Think of the children!

Paternity leave isn’t just good for mom and dad, but the kids, too. Fathers, Work and Family, a blog by family expert Scott Behson, highlighted research done at the Australian Institute of Family Studies that found paternity leave can help kids a considerable amount. Fathers being home during their child’s early lives will help them get better at activities like reading and taking naps.

“The first few weeks of a child’s life should be an intense bonding experience for dad and baby,” Behson wrote.

Dad gains confidence in the home.

Behson also explained that by helping kids learn and develop — and seeing the positive benefits of such — dads will become more confident in their parenting ability. Taking care of the family and raising the kids in the right ways will give dad an extra pat on the back, telling him that he did right by his family, he wrote.

“Being able to take time to care for a newborn can give unconfident dads the experience they need for future childcare and parental involvement,” Behson wrote. “In short, the whole family benefits — dad, mom and baby.”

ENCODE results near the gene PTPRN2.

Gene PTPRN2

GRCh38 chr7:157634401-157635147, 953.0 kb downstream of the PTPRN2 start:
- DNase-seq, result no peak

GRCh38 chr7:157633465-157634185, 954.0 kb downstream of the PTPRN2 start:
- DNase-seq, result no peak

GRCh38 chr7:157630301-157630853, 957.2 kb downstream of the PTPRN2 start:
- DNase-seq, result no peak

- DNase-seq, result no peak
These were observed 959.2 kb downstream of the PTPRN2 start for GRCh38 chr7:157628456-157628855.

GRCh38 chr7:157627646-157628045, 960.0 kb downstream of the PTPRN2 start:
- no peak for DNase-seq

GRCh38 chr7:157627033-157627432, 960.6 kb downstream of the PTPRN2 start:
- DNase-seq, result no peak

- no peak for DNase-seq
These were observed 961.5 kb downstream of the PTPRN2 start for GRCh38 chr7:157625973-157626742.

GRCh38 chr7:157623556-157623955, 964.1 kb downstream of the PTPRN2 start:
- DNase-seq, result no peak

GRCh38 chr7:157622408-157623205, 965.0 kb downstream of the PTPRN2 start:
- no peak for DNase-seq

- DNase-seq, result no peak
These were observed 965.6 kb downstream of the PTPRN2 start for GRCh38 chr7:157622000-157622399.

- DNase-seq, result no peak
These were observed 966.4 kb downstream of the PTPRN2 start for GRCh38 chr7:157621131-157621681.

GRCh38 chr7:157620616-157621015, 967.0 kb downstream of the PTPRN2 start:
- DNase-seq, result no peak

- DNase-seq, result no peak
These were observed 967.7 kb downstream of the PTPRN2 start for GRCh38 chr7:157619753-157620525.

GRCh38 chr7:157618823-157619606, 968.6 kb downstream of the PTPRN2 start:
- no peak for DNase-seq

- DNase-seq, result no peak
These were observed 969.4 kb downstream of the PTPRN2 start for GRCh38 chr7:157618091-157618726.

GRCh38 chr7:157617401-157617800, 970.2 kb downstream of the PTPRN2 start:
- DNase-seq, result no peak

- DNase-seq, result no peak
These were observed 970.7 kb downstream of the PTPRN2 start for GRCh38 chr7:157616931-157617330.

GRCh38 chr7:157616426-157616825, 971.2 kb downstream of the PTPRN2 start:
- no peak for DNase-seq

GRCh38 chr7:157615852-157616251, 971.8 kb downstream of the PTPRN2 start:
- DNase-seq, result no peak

Daughters gain confidence outside of the home.

Being on paternity leave will surely put the dad in scenarios where he has to stay at home and help do some of the housework. And according to recent research, that has made daughters become more successful in the workplace. A study published in Psychological Science found that kids will look up to their dads and emulate their behavior if they see them taking the initiative.

Parents are happier.

Staying at home and helping the family has proven to be good for a dad’s psychological state. Researchers at the University of Texas Austin looked into how stay-at-home dads feel about doing housework and taking care of kids, and it seems dads are taking kindly to it.

“The results of our study offered a very positive representation of changes in gender roles and parenting. More people are doing what makes them happy and determining what’s best for their families rather than worrying about society’s expectations,” said Dr. Aaron Rochlen, a psychologist who participated in the studies of stay-at-home dads. “An increasing amount of men are shifting their ideas about what it means to be a ‘provider’ and most of those we surveyed seemed very content in their new role.”

Email: hscribner@deseretdigital.com Twitter: @herbscribner